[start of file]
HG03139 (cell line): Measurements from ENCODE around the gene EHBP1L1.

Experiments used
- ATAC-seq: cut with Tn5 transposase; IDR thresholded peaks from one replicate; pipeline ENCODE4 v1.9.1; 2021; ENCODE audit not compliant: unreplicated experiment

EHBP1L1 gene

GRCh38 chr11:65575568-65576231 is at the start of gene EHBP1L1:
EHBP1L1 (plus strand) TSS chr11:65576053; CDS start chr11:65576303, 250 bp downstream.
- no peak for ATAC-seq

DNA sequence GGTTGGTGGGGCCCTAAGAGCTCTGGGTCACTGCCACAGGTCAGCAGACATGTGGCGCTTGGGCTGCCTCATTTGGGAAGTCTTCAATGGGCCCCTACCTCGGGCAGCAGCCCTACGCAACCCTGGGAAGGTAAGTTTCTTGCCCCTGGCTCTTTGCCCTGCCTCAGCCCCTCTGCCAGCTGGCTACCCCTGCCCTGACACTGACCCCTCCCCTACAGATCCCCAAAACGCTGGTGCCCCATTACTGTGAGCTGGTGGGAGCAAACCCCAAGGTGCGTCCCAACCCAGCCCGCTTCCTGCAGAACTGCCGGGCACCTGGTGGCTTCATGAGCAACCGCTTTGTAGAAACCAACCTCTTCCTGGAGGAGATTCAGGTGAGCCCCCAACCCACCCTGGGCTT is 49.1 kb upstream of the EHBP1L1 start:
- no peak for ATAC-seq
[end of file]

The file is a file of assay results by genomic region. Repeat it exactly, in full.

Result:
HG03139 (cell line): Measurements from ENCODE around the gene EHBP1L1.

Experiments used
- ATAC-seq: cut with Tn5 transposase; IDR thresholded peaks from one replicate; pipeline ENCODE4 v1.9.1; 2021; ENCODE audit not compliant: unreplicated experiment

EHBP1L1 gene

GRCh38 chr11:65575568-65576231 is at the start of gene EHBP1L1:
EHBP1L1 (plus strand) TSS chr11:65576053; CDS start chr11:65576303, 250 bp downstream.
- no peak for ATAC-seq

DNA sequence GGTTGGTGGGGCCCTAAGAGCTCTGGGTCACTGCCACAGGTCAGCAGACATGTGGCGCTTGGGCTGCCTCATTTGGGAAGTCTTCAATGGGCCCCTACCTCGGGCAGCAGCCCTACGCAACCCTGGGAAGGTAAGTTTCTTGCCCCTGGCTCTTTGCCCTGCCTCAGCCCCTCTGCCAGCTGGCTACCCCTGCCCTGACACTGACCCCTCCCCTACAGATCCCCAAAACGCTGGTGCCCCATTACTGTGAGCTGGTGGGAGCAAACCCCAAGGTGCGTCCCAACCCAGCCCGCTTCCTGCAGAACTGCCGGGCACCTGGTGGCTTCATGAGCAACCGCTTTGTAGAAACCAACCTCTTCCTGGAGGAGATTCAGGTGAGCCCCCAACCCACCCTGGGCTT is 49.1 kb upstream of the EHBP1L1 start:
- no peak for ATAC-seq